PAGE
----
“As I urged you when I was going to Macedonia, remain at Ephesus so that you may charge certain persons not to teach any different doctrine, nor to devote themselves to myths and endless genealogies, which promote speculations rather than the stewardship from God that is by faith” (1 Timothy 1:3-4 ESV).
1 Timothy 1:3-4 identifies two examples of false doctrine: myths (or fables) and endless genealogies. In the context of this passage, a “myth” or “fable” refers to a legendary account or a fabricated religious story. One such example involves the claim that Jesus traveled to India as a young boy and later taught what He learned there. Another claims that Jesus fashioned small birds out of clay when He was a child and brought them to life.
These mythical accounts have no Biblical support; in fact, the latter account stands in direct contradiction to testimony of Scripture. Yet these fables command the time and attention of those who would be better served by studying the genuine gospel accounts of Jesus’ life.
We might also expand the definition of a myth to include Biblical interpretations that have no basis in the text or context of the Scriptures. As one commentator observes, “…There are various ways to use the word of God deceitfully, or to tamper with it. Using a Bible text to preach a ‘sermon’ that has little or nothing to do with the Bible is one of the common ways of doing it.” (1)
This must have been an ongoing issue in the early church, for Paul the Apostle addressed this topic in another Pastoral epistle…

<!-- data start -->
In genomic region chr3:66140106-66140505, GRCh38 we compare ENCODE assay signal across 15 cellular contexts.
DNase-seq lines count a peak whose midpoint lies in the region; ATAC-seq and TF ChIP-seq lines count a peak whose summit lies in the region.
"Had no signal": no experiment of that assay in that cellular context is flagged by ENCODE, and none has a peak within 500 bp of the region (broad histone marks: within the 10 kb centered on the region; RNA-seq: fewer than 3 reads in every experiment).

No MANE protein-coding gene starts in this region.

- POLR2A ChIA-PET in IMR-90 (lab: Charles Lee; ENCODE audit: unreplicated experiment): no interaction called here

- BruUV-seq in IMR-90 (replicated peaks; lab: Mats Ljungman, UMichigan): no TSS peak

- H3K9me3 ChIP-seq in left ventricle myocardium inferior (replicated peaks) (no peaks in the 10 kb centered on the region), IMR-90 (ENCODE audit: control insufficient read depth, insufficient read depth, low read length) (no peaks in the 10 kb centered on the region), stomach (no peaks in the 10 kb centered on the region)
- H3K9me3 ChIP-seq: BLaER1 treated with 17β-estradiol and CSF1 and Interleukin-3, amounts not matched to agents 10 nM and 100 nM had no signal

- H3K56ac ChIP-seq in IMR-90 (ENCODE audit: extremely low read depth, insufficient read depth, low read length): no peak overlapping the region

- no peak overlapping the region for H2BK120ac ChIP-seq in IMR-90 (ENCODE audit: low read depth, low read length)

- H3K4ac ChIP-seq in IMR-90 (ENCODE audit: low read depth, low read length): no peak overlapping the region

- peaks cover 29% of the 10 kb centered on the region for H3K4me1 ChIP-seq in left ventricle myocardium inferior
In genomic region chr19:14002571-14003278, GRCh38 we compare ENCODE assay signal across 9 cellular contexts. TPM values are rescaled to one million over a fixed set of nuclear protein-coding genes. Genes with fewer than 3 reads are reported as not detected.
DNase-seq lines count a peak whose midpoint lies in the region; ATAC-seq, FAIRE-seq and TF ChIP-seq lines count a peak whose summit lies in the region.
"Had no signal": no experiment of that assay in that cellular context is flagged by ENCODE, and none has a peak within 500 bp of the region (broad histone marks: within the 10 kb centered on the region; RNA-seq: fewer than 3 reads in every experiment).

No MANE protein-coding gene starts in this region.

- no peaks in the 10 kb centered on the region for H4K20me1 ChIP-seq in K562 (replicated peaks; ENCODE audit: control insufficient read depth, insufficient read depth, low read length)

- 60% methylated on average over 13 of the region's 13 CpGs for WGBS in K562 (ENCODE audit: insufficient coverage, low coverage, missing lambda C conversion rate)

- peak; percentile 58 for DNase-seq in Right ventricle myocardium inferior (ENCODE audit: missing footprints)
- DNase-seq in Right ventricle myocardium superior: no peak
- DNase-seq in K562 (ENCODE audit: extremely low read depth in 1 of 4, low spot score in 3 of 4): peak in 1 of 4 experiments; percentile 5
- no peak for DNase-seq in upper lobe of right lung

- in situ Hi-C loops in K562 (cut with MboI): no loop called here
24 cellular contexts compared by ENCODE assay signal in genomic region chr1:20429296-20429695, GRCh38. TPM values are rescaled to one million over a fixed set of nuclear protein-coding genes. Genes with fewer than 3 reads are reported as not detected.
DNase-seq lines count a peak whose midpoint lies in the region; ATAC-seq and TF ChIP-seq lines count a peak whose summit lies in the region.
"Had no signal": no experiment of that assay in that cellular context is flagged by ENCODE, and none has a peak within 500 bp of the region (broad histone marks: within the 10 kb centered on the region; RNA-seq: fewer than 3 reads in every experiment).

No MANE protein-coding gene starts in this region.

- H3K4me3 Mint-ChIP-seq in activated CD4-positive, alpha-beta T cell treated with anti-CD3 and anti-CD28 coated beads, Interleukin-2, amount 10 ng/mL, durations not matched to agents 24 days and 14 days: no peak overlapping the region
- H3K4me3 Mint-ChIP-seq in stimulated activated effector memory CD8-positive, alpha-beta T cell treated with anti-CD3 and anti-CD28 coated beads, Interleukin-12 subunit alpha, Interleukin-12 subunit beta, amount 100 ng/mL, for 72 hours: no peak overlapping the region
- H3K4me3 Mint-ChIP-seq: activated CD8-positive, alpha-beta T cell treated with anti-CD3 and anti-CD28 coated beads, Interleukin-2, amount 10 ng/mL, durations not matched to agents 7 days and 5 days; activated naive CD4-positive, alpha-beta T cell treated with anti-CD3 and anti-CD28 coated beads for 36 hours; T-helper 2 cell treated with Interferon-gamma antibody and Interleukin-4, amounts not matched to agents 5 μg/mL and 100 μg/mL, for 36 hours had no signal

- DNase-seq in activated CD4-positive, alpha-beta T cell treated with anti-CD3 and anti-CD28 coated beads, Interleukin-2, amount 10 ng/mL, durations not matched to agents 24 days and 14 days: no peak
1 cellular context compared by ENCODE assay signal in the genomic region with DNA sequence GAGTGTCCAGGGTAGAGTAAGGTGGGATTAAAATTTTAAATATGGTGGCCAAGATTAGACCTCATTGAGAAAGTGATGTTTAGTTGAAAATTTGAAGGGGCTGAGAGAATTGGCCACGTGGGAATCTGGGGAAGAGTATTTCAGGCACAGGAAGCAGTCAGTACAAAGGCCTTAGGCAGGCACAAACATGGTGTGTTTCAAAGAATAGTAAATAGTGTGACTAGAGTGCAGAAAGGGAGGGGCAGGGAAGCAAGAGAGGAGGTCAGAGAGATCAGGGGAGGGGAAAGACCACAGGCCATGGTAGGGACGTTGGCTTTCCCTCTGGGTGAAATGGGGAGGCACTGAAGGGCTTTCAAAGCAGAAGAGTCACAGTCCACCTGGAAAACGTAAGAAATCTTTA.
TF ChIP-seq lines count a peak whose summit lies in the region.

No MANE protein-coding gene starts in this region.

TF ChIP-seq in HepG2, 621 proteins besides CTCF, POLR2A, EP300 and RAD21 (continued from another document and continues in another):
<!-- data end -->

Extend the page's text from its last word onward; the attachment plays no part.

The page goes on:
“…you must be severe when you rebuke those who have followed this false teaching, so that they will come to be sound in their trust and no longer pay attention to Judaistic myths or to the commands of people who reject the truth” (Titus 1:13-14 CJB).
Another source draws our attention to the difference between legitimate Biblical inquiries and myths…
“There is a real difference between ‘myths,’ ‘genealogies,’ ‘speculations,’ and faith. Faith is based on the historical truth of the gospel, not theories. Faith comes from the promises of God (cf. Gal. 3:14,16,17,18,21,22,29), not the philosophical preponderance of humans (cf. 1 Cor. 1:18-31). One is based on revelation, the other on human speculation. One honors God and the other magnifies the human thinker.
This is not meant to depreciate godly scholarship, but to differentiate divine revelation from human reason, speculation, and discovery. Believers are called to love God with their ‘minds’ (cf. Jesus’ quote of Deut. 6:5 in Matt. 22:36-37; Mark 12:28-30; Luke 10:27) and to pass these truths on to their children (cf. Deut. 6:7,20-25).” (2)
(1) Paul T. Butler. The Bible Study Textbook Series, Studies In Second Corinthians (College Press) [p. 93] Copyright © 1988 College Press Publishing Company https://archive.org/stream/BibleStudyTextbookSeriesSecondCorinthians/132Corinthians-Butler_djvu.txt
(2) Dr. Bob Utley. Free Bible Commentary, [1 Timothy 1:4] Copyright © 2014 Bible Lessons International http://www.freebiblecommentary.org/new_testament_studies/VOL09/VOL09_01.html